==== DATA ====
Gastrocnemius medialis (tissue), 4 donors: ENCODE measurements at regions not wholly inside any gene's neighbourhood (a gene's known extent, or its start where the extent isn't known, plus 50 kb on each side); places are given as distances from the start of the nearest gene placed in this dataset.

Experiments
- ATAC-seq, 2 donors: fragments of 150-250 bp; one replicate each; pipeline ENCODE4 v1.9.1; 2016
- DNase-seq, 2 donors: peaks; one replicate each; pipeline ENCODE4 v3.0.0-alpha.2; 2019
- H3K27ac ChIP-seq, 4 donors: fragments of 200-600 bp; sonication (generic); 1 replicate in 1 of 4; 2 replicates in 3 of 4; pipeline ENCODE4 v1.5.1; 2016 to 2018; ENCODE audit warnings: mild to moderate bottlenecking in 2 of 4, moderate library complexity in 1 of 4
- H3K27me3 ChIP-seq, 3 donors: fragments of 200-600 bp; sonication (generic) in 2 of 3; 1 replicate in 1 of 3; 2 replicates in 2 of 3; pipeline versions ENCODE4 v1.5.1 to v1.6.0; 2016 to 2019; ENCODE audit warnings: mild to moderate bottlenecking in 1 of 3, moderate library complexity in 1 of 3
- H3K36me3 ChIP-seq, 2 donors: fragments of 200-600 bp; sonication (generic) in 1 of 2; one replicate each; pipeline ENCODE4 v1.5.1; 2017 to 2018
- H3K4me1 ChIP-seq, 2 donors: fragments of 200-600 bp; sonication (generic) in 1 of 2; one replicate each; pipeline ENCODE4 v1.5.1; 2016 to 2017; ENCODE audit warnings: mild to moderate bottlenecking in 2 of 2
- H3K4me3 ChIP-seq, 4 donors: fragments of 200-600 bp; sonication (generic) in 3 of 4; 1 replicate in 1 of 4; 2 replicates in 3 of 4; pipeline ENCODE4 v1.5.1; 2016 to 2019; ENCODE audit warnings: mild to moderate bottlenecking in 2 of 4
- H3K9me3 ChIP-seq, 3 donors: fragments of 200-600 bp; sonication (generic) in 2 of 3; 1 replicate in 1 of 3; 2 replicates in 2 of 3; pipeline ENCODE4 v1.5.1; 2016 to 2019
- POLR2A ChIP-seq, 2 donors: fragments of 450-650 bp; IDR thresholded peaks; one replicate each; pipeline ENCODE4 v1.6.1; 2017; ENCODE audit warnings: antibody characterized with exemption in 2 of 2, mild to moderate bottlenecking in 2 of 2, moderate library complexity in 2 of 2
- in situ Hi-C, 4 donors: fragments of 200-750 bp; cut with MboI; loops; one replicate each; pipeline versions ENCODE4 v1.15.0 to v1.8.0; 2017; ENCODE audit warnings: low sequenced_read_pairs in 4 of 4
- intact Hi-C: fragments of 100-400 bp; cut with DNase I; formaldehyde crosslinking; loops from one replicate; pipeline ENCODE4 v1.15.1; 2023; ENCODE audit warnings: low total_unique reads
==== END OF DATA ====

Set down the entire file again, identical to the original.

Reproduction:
Gastrocnemius medialis (tissue), 4 donors: ENCODE measurements at regions not wholly inside any gene's neighbourhood (a gene's known extent, or its start where the extent isn't known, plus 50 kb on each side); places are given as distances from the start of the nearest gene placed in this dataset.

Experiments
- ATAC-seq, 2 donors: fragments of 150-250 bp; one replicate each; pipeline ENCODE4 v1.9.1; 2016
- DNase-seq, 2 donors: peaks; one replicate each; pipeline ENCODE4 v3.0.0-alpha.2; 2019
- H3K27ac ChIP-seq, 4 donors: fragments of 200-600 bp; sonication (generic); 1 replicate in 1 of 4; 2 replicates in 3 of 4; pipeline ENCODE4 v1.5.1; 2016 to 2018; ENCODE audit warnings: mild to moderate bottlenecking in 2 of 4, moderate library complexity in 1 of 4
- H3K27me3 ChIP-seq, 3 donors: fragments of 200-600 bp; sonication (generic) in 2 of 3; 1 replicate in 1 of 3; 2 replicates in 2 of 3; pipeline versions ENCODE4 v1.5.1 to v1.6.0; 2016 to 2019; ENCODE audit warnings: mild to moderate bottlenecking in 1 of 3, moderate library complexity in 1 of 3
- H3K36me3 ChIP-seq, 2 donors: fragments of 200-600 bp; sonication (generic) in 1 of 2; one replicate each; pipeline ENCODE4 v1.5.1; 2017 to 2018
- H3K4me1 ChIP-seq, 2 donors: fragments of 200-600 bp; sonication (generic) in 1 of 2; one replicate each; pipeline ENCODE4 v1.5.1; 2016 to 2017; ENCODE audit warnings: mild to moderate bottlenecking in 2 of 2
- H3K4me3 ChIP-seq, 4 donors: fragments of 200-600 bp; sonication (generic) in 3 of 4; 1 replicate in 1 of 4; 2 replicates in 3 of 4; pipeline ENCODE4 v1.5.1; 2016 to 2019; ENCODE audit warnings: mild to moderate bottlenecking in 2 of 4
- H3K9me3 ChIP-seq, 3 donors: fragments of 200-600 bp; sonication (generic) in 2 of 3; 1 replicate in 1 of 3; 2 replicates in 2 of 3; pipeline ENCODE4 v1.5.1; 2016 to 2019
- POLR2A ChIP-seq, 2 donors: fragments of 450-650 bp; IDR thresholded peaks; one replicate each; pipeline ENCODE4 v1.6.1; 2017; ENCODE audit warnings: antibody characterized with exemption in 2 of 2, mild to moderate bottlenecking in 2 of 2, moderate library complexity in 2 of 2
- in situ Hi-C, 4 donors: fragments of 200-750 bp; cut with MboI; loops; one replicate each; pipeline versions ENCODE4 v1.15.0 to v1.8.0; 2017; ENCODE audit warnings: low sequenced_read_pairs in 4 of 4
- intact Hi-C: fragments of 100-400 bp; cut with DNase I; formaldehyde crosslinking; loops from one replicate; pipeline ENCODE4 v1.15.1; 2023; ENCODE audit warnings: low total_unique reads